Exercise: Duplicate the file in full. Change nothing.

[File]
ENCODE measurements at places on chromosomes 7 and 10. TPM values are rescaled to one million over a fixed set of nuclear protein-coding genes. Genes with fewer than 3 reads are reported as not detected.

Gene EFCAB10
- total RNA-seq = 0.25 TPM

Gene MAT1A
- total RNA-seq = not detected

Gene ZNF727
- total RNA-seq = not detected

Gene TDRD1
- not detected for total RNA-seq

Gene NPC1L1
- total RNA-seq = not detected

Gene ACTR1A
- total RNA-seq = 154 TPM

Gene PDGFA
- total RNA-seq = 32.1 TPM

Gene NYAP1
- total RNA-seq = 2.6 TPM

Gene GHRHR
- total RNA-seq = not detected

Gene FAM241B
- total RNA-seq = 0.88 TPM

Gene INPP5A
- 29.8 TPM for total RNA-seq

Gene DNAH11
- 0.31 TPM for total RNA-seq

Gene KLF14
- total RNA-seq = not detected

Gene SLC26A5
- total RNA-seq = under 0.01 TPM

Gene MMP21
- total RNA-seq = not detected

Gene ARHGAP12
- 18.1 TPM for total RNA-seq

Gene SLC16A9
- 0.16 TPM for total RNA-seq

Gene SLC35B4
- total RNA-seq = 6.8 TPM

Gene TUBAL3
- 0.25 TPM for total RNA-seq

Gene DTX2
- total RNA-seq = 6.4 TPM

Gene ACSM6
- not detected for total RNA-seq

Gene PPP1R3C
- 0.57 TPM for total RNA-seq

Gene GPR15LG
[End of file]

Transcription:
ENCODE measurements at places on chromosomes 7 and 10. TPM values are rescaled to one million over a fixed set of nuclear protein-coding genes. Genes with fewer than 3 reads are reported as not detected.

Gene EFCAB10
- total RNA-seq = 0.25 TPM

Gene MAT1A
- total RNA-seq = not detected

Gene ZNF727
- total RNA-seq = not detected

Gene TDRD1
- not detected for total RNA-seq

Gene NPC1L1
- total RNA-seq = not detected

Gene ACTR1A
- total RNA-seq = 154 TPM

Gene PDGFA
- total RNA-seq = 32.1 TPM

Gene NYAP1
- total RNA-seq = 2.6 TPM

Gene GHRHR
- total RNA-seq = not detected

Gene FAM241B
- total RNA-seq = 0.88 TPM

Gene INPP5A
- 29.8 TPM for total RNA-seq

Gene DNAH11
- 0.31 TPM for total RNA-seq

Gene KLF14
- total RNA-seq = not detected

Gene SLC26A5
- total RNA-seq = under 0.01 TPM

Gene MMP21
- total RNA-seq = not detected

Gene ARHGAP12
- 18.1 TPM for total RNA-seq

Gene SLC16A9
- 0.16 TPM for total RNA-seq

Gene SLC35B4
- total RNA-seq = 6.8 TPM

Gene TUBAL3
- 0.25 TPM for total RNA-seq

Gene DTX2
- total RNA-seq = 6.4 TPM

Gene ACSM6
- not detected for total RNA-seq

Gene PPP1R3C
- 0.57 TPM for total RNA-seq

Gene GPR15LG